4 August 2016

Response to Criticisms about Dog Meat Activism

In the summer of 2015 and 2016 I traveled to Seoul in South Korea to campaign against the dog meat trade. I gained some criticism from both Koreans and non-Koreans. I hope to address some of these issues here.

1. Eating dog is culture. How dare you criticise other people's culture.

I do not think that all culture should be seen as untouchable, virtuous traditions that bring richness to its people and so is above criticism. Culture is not always a good thing. Other examples of culture are child marriage, Chinese foot binding, female genital mutilation, homophobia, the caste system, human sacrifice, wife beating, racism, slavery, punishing suspected witches, killing albinos to make medicine, and so on. These are obviously not acceptable forms of culture. They should be criticised and abolished and if the people within the culture are not going to do this then other people need to step in and do so, in a helpful and respectful way. Korea has many other cultural practices which can be cherished- national costume, dance, martial arts, K-pop, great films- they don't need to rely on eating dog to give them a sense of identity.
Dog-eating Koreans are not respecting their own culture when they eat dog. One of the main breeds of dogs to be farmed and eaten is the Jindo, supposedly one of Korea's national treasures.

2. You are being racist. You are enforcing cultural imperialism/ colonial imperialism on another country/ group of people.

I love Korea and Korean people. It is a wonderful country where the people are very warm, friendly and polite. I feel very safe there. I am not going to Korea as a white, British woman to tell them what to do because I think that I am better than them. I am going to Korea to support Koreans- most Koreans are against the dog meat trade and are very upset and embarrassed by this practice (a report in July 2016 said that 27% supported the dog meat trade which leaves a majority of 73% who are against it). I do not think that British people and Britain are above criticism- far from it. Because of this I also campaign in my own country against injustices. If people want to come to my country and help me campaign against these things, then please do! I would love them to. I would not be offended at all if they were trying to raise awareness and stop cruelty happening in the UK.
Every nationality and race have something good to give to the world and we can all learn from each other to make the world a kinder and better place. Equally, every nationality and race have done or continue to do things which are considered shameful by others and we need to accept criticism on a national level (yes, I know how hard this is to do).
I don't think it is just Koreans, or Asians who eat dog. I have seen plenty of pictures of Westerners eating dog while holidaying- thinking that they are being very daring and funny to do so. I am equally against those people.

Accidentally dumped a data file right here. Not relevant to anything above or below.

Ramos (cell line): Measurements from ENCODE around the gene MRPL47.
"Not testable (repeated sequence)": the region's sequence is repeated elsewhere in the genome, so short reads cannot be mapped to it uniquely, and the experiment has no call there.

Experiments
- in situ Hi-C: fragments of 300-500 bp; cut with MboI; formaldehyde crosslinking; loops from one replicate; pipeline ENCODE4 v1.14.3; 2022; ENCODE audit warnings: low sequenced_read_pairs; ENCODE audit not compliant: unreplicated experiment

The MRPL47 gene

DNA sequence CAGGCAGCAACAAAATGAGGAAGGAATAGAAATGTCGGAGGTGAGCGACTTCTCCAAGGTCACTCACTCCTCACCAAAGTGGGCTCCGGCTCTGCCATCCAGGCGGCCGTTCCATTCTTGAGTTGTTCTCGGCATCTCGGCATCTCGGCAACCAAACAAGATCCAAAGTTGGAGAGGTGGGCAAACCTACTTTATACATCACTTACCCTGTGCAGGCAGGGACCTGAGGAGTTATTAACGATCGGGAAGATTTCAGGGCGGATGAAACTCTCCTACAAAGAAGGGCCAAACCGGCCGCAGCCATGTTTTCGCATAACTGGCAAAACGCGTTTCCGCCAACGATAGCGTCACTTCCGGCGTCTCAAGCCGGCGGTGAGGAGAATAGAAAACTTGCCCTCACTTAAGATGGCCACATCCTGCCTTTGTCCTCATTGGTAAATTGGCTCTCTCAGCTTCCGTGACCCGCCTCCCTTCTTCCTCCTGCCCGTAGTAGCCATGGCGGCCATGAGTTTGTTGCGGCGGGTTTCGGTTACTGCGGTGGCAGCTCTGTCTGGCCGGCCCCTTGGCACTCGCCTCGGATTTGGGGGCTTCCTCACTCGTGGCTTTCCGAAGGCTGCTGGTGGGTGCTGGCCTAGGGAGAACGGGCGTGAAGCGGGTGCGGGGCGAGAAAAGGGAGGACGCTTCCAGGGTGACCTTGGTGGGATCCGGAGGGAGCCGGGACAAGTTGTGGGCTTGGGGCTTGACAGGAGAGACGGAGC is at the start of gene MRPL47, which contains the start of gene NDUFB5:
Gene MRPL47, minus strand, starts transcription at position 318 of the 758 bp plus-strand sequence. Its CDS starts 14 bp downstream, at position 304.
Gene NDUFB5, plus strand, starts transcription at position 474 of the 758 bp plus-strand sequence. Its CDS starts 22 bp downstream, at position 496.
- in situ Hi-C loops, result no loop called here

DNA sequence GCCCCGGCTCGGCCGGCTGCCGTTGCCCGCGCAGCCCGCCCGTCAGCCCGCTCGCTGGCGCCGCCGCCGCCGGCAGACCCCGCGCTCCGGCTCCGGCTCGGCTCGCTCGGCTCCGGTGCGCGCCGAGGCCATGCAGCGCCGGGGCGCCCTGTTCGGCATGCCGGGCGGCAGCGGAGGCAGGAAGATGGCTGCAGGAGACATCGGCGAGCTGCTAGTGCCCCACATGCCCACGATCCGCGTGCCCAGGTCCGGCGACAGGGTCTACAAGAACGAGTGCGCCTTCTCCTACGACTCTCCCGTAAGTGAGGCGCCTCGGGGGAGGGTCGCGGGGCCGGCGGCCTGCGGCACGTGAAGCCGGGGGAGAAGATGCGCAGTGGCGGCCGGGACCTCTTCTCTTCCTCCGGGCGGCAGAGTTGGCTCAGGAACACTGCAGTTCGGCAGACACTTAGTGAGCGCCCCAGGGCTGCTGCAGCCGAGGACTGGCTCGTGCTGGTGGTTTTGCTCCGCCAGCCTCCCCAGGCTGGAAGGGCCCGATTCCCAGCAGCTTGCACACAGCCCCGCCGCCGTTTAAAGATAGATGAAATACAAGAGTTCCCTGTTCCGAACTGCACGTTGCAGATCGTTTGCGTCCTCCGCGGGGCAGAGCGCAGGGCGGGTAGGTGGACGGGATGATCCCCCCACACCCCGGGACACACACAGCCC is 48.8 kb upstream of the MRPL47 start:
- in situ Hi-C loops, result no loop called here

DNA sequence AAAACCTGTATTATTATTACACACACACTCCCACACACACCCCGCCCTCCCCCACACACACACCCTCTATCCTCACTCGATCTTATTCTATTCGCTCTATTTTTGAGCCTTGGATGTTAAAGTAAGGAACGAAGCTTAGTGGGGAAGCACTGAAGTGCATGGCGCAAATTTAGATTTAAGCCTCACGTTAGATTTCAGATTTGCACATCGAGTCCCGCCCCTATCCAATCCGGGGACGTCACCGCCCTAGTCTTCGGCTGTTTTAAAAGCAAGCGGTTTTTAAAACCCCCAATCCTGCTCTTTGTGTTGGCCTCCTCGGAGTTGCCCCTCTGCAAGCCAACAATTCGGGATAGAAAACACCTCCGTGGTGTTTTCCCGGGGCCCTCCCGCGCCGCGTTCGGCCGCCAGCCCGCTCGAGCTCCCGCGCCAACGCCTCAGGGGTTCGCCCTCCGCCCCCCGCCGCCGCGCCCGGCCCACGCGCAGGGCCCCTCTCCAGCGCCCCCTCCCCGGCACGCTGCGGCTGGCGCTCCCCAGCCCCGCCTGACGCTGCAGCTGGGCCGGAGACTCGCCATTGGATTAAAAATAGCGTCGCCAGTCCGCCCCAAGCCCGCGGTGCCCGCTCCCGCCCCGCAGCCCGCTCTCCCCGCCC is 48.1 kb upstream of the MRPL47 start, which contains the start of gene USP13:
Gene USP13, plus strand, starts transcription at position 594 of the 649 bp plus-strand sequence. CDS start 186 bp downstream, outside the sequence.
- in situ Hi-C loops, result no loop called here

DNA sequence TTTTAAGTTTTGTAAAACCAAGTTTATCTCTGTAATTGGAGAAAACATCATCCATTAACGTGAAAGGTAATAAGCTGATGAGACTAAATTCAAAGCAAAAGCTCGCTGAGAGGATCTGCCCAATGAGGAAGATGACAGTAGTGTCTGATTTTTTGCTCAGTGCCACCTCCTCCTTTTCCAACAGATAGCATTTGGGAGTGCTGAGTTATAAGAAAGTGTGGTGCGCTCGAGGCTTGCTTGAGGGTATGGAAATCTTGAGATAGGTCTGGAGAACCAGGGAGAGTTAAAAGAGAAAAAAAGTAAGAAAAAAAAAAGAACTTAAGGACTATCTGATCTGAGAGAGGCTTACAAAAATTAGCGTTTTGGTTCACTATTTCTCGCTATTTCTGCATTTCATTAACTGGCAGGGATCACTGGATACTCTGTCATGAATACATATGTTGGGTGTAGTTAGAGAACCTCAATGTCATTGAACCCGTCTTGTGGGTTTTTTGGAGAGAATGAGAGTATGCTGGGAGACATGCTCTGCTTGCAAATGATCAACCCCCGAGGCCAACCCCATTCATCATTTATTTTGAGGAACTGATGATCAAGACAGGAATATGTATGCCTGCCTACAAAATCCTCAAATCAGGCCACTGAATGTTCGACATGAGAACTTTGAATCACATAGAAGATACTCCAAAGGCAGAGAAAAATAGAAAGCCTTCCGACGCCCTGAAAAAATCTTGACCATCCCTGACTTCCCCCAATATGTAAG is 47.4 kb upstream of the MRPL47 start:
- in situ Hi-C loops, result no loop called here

3. What about cows and pigs and all the other animals killed for food? Why are you only fighting for the dogs?

Personally, I don't eat any animals. I would love to see a world where humans did not eat animals but I know this is an unrealistic wish at the present time.
I campaign particularly for dogs because of the way they are killed. They are beaten and tortured to death in the belief that this will tenderise the meat, make it taste better and increase its medicinal properties.
Dogs help humans in so many ways- service dogs for the blind, deaf and autistic, search and rescue, drug detection, detecting diseases such as cancer, in the military, guard dogs, sheep dogs, etc. They serve us in so many ways. Dogs adore humans- it seems a particular betrayal to punish their species by eating them.
Often the first step to people becoming aware of animals' intelligence and sentience is from being close to an animal and this is often a dog. If a nation cannot be kind to dogs then the other animals have no hope of being treated well. I think dogs are a good place to start when trying to get people to love and care for all animals.

4. If the trade was legalised it would make conditions for the dogs much better. Why are you against this?

I just don't think dogs should be eaten. I think it is inhumane to consider that every species of animal on the planet is eligible to be on our plates. For people to be civilised there has to be a line drawn somewhere of which species it is absolutely not acceptable to kill and eat. Is it acceptable to eat gorillas, orangutans, elephants, birds of paradise, tigers, etc? I don't think it is and I think dogs, with their human-loving and serving capacities as mentioned earlier, should be in this taboo list too.

Ideally, I want to see dog-eating outlawed. It takes such a long time for governments to pass laws. If we started today to implement better conditions for farmed dogs it would take a few years to pass these laws.  I would rather ask the government to spend their time and efforts in outlawing the practice.